Jean-Luc Godard



A cockeyed fusion of science fiction, pulp characters, and surrealist poetry, Godard’s irreverent journey to the mysterious Alphaville remains one of the least conventional films of all time. Eddie Constantine stars as intergalactic hero Lemmy Caution, on a mission to kill the inventor of fascist computer Alpha 60.

Film Info

  • Jean-Luc Godard
  • France
  • 1965
  • 99 minutes
  • Black & White
  • 1.33:1
  • French
  • Spine #25

Special Features

  • New digital transfer
  • Essay by critic Andrew Sarris

New cover by Terry Koppel

Purchase Options

Special Features

  • New digital transfer
  • Essay by critic Andrew Sarris

New cover by Terry Koppel

Eddie Constantine
Lemmy Caution
Anna Karina
Natasha Vonbraun
Akim Tamiroff
Henry Dickson
Howard Vernon
Professor Vonbraun
Jean-Luc Godard
Jean-Luc Godard
André Michelin
Raoul Coutard
Paul Misraki
Agnès Guillemot

From The Current

Tunde Adebimpe’s Top 10

Tunde Adebimpe is the lead singer of the Brooklyn-based band TV on the Radio. In addition to his music, he is also an animator, visual artist, and actor.

Aug 25, 2016
Godard in Fragments
Godard in Fragments

In the 1960s, pioneering French New Wave filmmaker Jean-Luc Godard introduced the world to a new cinematic lexicon, generated from his innovative, auteurist style. Between 1960 and 1967 alone, he made fifteen features (beginning with his groundbreaki…

By Kogonada

On Film / Visual Analysis — Feb 10, 2016
Ben Wheatley’s Top 10

Ben Wheatley is the director of Down Terrace, Kill List, Sightseers, and A Field in England.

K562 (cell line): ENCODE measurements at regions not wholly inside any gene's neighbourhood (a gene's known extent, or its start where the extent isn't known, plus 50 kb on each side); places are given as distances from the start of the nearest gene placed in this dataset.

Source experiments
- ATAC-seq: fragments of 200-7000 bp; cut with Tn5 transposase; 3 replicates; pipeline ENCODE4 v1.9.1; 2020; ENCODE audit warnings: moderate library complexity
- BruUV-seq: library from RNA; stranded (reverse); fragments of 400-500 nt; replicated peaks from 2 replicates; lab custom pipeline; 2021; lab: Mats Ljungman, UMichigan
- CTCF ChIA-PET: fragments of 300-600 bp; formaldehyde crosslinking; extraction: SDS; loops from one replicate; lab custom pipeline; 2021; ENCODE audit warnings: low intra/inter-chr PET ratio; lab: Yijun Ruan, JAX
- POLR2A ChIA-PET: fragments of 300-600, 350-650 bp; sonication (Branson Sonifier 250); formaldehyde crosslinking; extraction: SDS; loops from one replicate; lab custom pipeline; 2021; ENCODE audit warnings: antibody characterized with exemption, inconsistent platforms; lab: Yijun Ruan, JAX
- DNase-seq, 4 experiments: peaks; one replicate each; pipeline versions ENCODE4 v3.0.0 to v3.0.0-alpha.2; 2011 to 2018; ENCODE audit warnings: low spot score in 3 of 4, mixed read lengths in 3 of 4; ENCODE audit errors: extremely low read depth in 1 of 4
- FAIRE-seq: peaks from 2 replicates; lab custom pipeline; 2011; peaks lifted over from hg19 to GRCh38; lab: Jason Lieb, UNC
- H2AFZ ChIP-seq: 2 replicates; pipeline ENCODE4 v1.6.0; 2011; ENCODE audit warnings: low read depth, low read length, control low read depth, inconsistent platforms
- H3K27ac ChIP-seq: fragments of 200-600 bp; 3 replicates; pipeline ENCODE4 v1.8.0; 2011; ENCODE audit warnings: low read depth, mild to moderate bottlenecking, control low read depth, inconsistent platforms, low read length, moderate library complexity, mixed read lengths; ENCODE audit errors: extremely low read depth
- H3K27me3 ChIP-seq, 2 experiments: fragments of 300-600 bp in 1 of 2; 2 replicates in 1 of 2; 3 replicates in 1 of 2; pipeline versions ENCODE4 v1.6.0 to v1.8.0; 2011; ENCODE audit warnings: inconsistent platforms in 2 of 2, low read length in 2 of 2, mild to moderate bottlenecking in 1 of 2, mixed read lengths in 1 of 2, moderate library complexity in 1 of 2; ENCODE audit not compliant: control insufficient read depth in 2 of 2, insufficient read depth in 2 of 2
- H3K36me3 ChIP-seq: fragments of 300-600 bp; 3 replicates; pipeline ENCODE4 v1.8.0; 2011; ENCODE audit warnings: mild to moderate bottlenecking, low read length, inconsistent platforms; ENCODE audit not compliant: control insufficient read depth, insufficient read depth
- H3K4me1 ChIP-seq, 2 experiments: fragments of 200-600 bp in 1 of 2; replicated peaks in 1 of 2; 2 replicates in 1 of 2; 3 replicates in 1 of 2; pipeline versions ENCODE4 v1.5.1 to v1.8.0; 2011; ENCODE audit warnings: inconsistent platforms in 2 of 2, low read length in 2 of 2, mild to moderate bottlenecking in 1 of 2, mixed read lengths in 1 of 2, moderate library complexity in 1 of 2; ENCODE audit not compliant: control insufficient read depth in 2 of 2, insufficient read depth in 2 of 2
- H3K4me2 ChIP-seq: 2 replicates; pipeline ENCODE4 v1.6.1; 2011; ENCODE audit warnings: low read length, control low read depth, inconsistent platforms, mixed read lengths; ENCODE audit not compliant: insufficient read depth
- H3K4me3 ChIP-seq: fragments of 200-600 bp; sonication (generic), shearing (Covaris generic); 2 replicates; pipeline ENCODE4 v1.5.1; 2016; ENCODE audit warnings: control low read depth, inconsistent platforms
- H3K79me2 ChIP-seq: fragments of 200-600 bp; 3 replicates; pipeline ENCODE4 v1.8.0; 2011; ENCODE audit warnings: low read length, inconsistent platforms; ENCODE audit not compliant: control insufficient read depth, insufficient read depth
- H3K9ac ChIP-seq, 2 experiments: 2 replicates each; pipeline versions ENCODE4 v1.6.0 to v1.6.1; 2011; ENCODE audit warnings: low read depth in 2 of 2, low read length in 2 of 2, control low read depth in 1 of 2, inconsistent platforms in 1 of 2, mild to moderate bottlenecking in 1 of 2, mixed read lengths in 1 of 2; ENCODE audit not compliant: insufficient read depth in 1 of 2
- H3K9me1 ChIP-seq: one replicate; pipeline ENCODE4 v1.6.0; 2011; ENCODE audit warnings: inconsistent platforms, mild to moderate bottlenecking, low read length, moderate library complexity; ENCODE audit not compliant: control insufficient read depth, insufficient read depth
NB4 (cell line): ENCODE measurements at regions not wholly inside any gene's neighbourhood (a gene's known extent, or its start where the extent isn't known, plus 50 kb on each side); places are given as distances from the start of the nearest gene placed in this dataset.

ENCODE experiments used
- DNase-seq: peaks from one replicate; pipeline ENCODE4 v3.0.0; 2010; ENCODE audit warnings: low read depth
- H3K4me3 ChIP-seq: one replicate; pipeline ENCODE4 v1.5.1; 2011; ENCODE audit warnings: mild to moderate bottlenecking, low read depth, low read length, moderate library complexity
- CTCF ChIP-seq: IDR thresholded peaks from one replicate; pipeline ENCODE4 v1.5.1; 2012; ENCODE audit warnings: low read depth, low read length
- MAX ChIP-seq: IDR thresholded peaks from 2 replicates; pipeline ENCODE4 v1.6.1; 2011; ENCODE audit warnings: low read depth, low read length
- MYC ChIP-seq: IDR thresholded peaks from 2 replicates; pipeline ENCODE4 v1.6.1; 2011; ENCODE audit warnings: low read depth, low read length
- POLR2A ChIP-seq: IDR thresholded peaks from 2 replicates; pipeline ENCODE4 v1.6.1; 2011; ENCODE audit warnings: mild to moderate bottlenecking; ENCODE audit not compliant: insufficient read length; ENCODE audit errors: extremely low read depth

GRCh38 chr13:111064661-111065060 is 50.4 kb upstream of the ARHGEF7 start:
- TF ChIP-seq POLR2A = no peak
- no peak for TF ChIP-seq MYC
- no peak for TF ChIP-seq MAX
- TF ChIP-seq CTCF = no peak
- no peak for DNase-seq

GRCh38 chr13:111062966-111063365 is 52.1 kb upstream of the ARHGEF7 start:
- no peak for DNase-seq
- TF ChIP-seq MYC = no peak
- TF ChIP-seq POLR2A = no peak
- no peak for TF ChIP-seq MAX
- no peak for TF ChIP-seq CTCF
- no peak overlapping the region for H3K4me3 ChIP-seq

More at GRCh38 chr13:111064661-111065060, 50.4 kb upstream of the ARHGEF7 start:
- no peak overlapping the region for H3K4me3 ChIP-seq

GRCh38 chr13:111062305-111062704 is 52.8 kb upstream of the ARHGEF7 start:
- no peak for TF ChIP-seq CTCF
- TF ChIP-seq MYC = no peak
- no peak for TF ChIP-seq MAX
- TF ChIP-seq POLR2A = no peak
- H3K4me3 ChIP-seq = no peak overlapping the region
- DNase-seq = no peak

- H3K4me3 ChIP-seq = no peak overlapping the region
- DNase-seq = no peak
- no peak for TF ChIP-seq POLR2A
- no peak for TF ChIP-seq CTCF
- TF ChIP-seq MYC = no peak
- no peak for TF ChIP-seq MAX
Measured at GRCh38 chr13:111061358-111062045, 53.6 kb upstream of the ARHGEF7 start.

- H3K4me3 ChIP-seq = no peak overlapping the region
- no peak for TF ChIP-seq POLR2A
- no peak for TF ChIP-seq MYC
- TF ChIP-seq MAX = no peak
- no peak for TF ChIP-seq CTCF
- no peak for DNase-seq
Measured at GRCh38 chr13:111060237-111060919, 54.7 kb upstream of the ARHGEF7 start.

Feb 26, 2015
Nicholas Stoller’s Top 10

Nicholas Stoller directed the comedies Forgetting Sarah Marshall, Get Him to the Greek, and The Five-Year Engagement.

Apr 30, 2013
Christa Lang-Fuller’s Top 10

Author and actor Christa Lang-Fuller married director Samuel Fuller in 1967. In 1981, they founded Chrisam Films, which Lang-Fuller has continued to run since her husband’s death, in 1997. She coedited Fuller’s autobiography, A Third Face, for Ra

Nov 20, 2008

When Jean-Luc Godard’s Alphaville opened the 1965 New York Film Festival, the American Civil Liberties Union Benefit audience seemed genuinely baffled by the abrupt shifts in tone: from satirically tongue-in-cheek futurism, to a parody of private-e…

By Andrew Sarris

Oct 20, 1998


Jean-Luc Godard

Writer, Director

A pioneer of the French new wave, Jean-Luc Godard has had an incalculable effect on modern cinema that refuses to wane. Before directing, Godard was an ethnology student and a critic for Cahiers du cinéma, and his approach to filmmaking reflects his interest in how cinematic form intertwines with social reality. His groundbreaking debut feature, Breathless—his first and last mainstream success—is, of course, essential Godard: its strategy of merging high (Mozart) and low (American crime thrillers) culture has been mimicked by generations of filmmakers. As the sixties progressed, Godard’s output became increasingly radical, both aesthetically (A Woman Is a Woman, Contempt, Band of Outsiders) and politically (Masculin féminin, Pierrot le fou), until by 1968 he had forsworn commercial cinema altogether, forming a leftist filmmaking collective (the Dziga Vertov Group) and making such films as Tout va bien. Today Godard remains our greatest lyricist on historical trauma, religion, and the legacy of cinema.